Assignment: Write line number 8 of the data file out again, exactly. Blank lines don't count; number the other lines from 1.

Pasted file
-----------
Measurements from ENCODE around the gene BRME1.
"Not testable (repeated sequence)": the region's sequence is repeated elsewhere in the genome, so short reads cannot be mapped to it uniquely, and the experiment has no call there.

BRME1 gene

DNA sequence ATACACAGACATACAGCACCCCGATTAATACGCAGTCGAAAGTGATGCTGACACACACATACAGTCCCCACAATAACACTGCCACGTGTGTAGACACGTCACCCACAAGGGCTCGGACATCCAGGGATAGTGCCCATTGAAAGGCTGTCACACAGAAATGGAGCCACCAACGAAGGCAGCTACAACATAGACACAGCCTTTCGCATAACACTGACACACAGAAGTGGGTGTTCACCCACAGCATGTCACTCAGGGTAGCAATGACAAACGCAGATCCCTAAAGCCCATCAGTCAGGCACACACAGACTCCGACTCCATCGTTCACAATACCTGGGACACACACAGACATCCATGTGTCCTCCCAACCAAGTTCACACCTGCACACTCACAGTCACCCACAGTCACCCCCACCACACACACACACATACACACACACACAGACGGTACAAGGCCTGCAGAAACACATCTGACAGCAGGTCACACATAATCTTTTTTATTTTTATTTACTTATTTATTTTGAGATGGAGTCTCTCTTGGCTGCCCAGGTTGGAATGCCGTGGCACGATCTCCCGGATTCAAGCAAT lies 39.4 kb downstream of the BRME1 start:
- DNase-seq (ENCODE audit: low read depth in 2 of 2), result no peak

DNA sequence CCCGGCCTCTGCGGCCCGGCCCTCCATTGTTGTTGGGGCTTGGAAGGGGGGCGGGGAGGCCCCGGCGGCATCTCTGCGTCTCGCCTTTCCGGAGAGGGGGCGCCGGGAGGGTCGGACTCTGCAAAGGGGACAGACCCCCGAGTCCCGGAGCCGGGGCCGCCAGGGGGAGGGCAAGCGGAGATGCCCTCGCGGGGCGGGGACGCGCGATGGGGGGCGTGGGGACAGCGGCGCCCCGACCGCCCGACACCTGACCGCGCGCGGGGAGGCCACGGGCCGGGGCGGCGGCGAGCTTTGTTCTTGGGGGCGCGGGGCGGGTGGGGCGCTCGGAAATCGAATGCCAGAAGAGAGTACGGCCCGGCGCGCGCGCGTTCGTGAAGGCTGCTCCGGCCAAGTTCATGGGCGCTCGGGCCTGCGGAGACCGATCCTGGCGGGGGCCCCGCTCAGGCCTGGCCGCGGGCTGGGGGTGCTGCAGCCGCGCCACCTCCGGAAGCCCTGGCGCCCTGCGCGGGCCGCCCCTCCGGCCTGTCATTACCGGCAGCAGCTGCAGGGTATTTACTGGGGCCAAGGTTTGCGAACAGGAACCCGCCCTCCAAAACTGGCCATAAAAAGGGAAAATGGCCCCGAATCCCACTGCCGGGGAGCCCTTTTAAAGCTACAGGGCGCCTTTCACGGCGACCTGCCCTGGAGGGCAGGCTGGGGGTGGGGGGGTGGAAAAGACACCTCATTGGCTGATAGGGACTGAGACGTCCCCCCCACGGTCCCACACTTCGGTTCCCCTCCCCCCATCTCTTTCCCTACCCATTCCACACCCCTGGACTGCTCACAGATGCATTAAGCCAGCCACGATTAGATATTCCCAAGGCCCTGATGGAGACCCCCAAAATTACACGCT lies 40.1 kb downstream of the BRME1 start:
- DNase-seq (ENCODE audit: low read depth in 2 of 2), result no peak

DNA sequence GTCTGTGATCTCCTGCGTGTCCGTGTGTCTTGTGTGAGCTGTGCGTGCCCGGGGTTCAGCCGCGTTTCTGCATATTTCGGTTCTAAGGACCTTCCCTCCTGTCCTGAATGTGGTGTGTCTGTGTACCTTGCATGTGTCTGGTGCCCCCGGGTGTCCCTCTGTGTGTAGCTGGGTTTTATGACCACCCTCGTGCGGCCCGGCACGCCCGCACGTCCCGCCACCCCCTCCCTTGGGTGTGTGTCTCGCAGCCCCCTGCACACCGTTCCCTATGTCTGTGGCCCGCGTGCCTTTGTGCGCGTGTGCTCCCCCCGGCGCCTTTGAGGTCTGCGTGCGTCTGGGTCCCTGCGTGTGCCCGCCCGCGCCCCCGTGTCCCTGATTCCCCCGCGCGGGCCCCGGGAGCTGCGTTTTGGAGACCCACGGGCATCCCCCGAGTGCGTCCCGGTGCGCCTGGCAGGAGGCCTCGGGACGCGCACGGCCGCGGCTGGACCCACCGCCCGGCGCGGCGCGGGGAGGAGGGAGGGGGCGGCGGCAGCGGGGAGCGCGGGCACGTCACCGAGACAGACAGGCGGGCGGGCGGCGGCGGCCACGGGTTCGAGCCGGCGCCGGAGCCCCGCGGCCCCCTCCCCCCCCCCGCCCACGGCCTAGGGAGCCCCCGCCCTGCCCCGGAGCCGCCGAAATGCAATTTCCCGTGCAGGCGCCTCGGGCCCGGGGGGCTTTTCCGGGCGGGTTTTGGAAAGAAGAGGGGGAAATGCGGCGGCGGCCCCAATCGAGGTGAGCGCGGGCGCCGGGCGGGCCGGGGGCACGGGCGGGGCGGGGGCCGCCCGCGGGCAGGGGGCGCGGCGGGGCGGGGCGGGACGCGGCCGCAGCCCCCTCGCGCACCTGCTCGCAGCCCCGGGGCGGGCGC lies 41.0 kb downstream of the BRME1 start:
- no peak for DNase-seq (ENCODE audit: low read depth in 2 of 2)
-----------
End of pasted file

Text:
DNA sequence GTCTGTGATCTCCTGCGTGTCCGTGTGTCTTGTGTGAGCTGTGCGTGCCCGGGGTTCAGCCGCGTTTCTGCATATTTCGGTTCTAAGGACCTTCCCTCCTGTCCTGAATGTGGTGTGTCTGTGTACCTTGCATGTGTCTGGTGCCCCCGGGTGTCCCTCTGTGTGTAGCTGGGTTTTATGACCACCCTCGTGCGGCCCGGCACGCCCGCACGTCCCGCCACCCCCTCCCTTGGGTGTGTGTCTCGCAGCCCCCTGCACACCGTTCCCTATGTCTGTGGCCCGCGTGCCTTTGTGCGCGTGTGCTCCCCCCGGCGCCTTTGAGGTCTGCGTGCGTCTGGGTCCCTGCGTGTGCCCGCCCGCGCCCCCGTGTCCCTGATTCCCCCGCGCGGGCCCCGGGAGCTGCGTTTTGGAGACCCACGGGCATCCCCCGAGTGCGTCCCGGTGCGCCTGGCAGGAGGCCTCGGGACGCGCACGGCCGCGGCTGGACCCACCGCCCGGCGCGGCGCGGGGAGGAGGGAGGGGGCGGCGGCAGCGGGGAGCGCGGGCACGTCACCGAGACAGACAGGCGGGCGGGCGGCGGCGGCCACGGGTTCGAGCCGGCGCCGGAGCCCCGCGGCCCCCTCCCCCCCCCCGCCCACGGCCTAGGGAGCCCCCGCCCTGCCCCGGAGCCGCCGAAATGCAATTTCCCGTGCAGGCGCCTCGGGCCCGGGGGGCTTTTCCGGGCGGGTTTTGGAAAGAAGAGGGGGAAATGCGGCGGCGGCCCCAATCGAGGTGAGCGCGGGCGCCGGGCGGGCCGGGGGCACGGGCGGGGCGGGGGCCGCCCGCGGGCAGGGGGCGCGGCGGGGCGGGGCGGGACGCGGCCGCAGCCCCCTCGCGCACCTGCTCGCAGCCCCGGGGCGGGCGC lies 41.0 kb downstream of the BRME1 start: